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March 22, 2017


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Andy Wright

Good points. In private practice depositions, I was a fan of the "funnel" approach: start with open ended (but not compound) "why" or "tell me about" questions to be followed up by pointed leading questions or questions seeking short factual responses that confirm or nail down points raised in the open ended answer. That created brief-friendly transcripts. Later, in prepping questions for a congressional committee, we knew there are severe time constraints (often 5 minute rounds) but there is the ability to follow up. Prepping Q&As at the White House, you start with a steadfast rule to speak truth to the facts as you know them. That said, we definitely might look for opportunities to use a compound question to our advantage by answering the part we want to first and more fully, with full recognition there would be limited opportunity for follow-up by that questioner. Therefore, there really is a premium on well crafted, single part questions that are darts rather than fusillades.

John Steele

my two cents is that asking questions well is one of the most important skills that law schools can impart -- but all too rarely do.

i'd also add that "ask leading questions like at a trial cross" and "no, ask questions like at a depo" are both too limiting. a senator could have a variety of purposes and could need to use all three standard types of questions (open, closed, leading).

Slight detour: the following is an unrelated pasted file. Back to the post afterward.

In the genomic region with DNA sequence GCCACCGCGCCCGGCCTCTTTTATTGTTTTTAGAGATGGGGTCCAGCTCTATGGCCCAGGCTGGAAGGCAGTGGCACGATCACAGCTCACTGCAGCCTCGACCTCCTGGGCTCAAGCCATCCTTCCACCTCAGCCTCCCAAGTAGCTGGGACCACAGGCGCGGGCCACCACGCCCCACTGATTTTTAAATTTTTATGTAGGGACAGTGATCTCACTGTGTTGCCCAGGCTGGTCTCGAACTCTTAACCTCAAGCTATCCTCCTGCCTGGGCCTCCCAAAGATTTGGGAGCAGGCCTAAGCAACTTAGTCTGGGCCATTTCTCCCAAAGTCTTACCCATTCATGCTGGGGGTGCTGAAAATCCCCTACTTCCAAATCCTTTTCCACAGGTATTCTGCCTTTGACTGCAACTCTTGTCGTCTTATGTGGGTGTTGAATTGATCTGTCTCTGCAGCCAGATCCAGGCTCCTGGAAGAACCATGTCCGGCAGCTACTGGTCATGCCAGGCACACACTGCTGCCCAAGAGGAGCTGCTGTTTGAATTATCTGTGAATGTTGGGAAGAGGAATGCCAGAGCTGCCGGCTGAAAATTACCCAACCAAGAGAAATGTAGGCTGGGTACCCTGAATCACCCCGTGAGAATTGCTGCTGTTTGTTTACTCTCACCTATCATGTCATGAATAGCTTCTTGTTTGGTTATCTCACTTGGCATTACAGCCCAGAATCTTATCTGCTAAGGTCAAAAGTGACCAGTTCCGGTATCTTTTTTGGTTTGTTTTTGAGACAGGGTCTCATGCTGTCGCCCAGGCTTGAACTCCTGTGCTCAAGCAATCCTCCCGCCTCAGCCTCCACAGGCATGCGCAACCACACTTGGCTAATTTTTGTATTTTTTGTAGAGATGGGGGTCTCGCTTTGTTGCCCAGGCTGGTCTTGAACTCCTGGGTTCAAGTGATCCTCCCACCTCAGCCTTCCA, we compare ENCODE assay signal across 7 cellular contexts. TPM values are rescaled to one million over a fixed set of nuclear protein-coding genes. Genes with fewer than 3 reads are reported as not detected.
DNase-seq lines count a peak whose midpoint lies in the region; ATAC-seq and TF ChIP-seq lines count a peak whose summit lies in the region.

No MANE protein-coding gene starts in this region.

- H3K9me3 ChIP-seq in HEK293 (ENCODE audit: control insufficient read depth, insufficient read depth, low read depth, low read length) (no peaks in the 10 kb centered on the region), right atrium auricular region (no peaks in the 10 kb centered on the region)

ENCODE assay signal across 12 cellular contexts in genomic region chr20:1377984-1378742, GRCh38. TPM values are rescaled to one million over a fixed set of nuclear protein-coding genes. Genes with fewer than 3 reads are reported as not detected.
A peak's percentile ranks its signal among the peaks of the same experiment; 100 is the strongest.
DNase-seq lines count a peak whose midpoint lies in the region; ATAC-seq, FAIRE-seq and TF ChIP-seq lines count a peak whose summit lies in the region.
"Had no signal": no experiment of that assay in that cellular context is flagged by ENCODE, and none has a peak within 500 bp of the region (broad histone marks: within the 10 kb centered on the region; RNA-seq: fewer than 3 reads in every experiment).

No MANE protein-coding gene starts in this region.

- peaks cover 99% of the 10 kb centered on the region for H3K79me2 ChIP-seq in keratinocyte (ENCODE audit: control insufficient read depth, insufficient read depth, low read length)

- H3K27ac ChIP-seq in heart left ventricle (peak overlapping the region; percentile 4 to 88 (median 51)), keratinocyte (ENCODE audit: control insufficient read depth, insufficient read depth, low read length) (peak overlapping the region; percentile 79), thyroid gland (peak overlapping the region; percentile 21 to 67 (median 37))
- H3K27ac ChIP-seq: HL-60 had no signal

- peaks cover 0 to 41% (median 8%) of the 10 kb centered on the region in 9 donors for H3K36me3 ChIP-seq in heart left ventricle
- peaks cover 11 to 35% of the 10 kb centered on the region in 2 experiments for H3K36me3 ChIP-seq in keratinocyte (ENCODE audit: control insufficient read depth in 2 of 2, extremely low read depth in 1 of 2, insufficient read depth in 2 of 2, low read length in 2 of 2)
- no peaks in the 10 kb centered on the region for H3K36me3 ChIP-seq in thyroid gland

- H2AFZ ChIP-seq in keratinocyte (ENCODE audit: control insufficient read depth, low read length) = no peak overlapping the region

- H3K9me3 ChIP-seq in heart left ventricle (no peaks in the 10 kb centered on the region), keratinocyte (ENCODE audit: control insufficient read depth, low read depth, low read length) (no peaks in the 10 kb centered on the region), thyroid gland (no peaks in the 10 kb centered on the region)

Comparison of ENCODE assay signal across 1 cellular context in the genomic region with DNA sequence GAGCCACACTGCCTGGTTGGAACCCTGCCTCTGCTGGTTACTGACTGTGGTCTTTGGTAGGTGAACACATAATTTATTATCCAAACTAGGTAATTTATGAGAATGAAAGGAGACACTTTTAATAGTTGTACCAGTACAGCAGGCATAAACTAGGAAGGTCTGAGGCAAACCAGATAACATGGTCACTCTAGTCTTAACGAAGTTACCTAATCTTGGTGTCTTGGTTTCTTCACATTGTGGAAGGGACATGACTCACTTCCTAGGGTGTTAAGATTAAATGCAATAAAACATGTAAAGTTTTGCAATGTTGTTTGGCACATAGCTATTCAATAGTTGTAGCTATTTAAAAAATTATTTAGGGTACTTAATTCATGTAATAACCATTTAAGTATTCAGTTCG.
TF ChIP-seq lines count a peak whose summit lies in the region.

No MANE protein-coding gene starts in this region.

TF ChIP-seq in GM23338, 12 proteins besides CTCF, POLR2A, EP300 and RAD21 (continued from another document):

elizabeth warren is adept at the use of leading and closed questions at hearings, but notice that those question are, in effect, testimony by the senator and not by the witness.

depo-style open ended questions have their purpose but given the time constraints -- senators get 18 minutes, not 7 hours -- those questions can turn all control over to a well-prepared and articulate witness (e.g., Gorsuch). at a depo, after a series of open-ended questions, the lawyer has time to succinctly recapitulate the testimony in useful nuggets by using follow up leading and closed questions. senators don't.

if you want to see effective questioning by senators, go back and watch how Specter and Feingold questioned Alito.

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